Living in Chile is one of the best things I have done in my life. One of the great things about it is being able to experience new things, like food. Nowadays I am more or less used to the diet, but I still find that I have some run-ins with some challenges when it comes to cooking chilean style.

For me, cooking here in Chile is an adventure every time. I have to look up a recipe, convert the measurements into metric units, translate all of the ingredients, and then see if they have what I need in the supermarket, or if I can afford it. (Some things that are super common in the US are not here, therefore: pricey!!) The way I was raised, we pretty much cooked with most of our ingredients coming out of cans. Canned corn, chili, sauce, etc. Here, I don’t think I have ever seen a can opener. Things are made from scratch on a regular basis.

Fresh food and vegetables...all the time? Crazy thought, huh?
Fresh food and vegetables…all the time? Crazy thought, huh?

Alright, I can handle that. I’ve cooked from scratch from time to time. The problem is that every time I think of something I really want to make, it is a project. Between finding a recipe that makes everything from scratch, translation, shopping, preparation, and the fact that I usually have to cook for 6 people or more…I am not the one who ends up cooking very often.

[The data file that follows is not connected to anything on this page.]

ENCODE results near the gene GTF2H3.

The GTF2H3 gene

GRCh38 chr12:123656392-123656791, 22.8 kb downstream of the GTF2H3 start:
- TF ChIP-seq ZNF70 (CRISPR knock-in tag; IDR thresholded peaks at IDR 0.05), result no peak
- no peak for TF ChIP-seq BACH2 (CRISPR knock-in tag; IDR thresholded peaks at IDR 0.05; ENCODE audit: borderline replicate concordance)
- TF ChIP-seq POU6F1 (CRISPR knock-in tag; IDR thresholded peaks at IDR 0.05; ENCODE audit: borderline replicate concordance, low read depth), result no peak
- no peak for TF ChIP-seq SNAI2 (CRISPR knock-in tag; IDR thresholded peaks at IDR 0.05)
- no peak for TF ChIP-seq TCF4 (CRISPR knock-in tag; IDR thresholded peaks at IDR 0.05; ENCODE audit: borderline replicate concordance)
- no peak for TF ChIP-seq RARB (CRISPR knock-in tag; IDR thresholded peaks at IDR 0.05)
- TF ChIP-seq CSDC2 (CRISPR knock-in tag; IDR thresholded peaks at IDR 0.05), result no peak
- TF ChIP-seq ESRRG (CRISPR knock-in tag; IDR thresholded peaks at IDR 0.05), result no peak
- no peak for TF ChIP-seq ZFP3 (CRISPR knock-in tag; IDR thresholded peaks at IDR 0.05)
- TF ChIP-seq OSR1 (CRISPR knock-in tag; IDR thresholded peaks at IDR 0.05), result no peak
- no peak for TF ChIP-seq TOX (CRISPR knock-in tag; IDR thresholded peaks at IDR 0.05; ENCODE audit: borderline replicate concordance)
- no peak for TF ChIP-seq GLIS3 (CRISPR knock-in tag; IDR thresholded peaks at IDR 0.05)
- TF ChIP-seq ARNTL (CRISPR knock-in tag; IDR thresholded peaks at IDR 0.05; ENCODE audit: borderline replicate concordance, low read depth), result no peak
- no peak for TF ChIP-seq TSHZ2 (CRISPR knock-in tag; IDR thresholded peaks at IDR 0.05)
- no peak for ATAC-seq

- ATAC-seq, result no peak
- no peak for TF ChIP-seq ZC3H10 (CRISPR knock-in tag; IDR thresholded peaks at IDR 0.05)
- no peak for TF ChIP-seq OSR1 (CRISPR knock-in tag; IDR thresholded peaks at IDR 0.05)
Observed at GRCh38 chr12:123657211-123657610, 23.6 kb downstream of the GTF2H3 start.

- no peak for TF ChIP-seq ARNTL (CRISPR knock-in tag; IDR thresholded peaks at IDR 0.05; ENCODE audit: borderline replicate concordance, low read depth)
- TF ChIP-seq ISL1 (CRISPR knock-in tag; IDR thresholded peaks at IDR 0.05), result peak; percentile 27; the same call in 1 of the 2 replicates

It’s a bummer for me because when I was living in the US, I cooked all of my meals. Granted, most of them came from packages and the freezer, but at least I felt like I was doing something. Cooking every single thing from scratch has been hard for a freshly graduated college kid that lived off of frozen pizza and packaged dinners, but I am growing more accustomed to it every day. As I practice and people gain confidence in my cooking, I am progressively allowed into the kitchen more often to experiment. The AllRecipes website has been my best friend. They magically convert the measurements for you into metric and calculate the recipe for however many servings you need.

Recently, I have had quite a few trials in cooking, and they have inspired me. I have decided to do a series on the Chilean food culture. There are a lot of major differences from most Latin American countries in what is consumed, and even in how things are prepared. They also have some pretty interesting products and snacks that deserve a little spotlight. I will be going over culture, vocabulary, recipes, the whole nine yards.

Stay tuned over the next couple of weeks as I delve into the Chilean Kitchen.

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